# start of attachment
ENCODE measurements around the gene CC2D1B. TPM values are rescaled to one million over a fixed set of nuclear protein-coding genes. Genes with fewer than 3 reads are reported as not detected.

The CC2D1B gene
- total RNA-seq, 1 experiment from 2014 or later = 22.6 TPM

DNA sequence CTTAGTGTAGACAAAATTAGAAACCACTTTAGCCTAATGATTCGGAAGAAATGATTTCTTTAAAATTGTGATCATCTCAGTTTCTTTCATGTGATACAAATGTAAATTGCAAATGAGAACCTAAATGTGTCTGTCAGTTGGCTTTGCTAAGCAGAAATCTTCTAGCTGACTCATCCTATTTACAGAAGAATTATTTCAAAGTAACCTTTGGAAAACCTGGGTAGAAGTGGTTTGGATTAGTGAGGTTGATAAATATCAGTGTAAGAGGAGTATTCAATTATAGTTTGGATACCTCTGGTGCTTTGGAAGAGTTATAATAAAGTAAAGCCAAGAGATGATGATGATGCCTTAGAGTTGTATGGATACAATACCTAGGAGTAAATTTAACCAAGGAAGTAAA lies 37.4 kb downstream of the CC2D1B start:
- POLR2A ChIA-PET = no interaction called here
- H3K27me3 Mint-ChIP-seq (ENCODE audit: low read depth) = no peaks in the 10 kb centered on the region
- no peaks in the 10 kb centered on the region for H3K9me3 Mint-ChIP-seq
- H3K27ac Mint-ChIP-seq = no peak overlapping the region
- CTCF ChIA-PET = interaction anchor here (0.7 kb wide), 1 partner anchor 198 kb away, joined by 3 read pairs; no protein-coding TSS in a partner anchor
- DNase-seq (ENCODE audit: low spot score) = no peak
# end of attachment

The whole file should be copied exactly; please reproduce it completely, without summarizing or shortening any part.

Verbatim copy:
ENCODE measurements around the gene CC2D1B. TPM values are rescaled to one million over a fixed set of nuclear protein-coding genes. Genes with fewer than 3 reads are reported as not detected.

The CC2D1B gene
- total RNA-seq, 1 experiment from 2014 or later = 22.6 TPM

DNA sequence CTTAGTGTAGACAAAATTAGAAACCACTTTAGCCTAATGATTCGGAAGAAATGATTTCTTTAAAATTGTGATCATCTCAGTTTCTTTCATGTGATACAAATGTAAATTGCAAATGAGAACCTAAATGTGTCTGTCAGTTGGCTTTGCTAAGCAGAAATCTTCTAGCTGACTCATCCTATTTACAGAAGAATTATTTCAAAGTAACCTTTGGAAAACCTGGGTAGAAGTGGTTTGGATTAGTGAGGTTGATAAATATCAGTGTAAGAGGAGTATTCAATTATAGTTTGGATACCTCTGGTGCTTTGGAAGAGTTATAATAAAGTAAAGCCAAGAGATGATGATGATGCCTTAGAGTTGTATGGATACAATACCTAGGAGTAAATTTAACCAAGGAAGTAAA lies 37.4 kb downstream of the CC2D1B start:
- POLR2A ChIA-PET = no interaction called here
- H3K27me3 Mint-ChIP-seq (ENCODE audit: low read depth) = no peaks in the 10 kb centered on the region
- no peaks in the 10 kb centered on the region for H3K9me3 Mint-ChIP-seq
- H3K27ac Mint-ChIP-seq = no peak overlapping the region
- CTCF ChIA-PET = interaction anchor here (0.7 kb wide), 1 partner anchor 198 kb away, joined by 3 read pairs; no protein-coding TSS in a partner anchor
- DNase-seq (ENCODE audit: low spot score) = no peak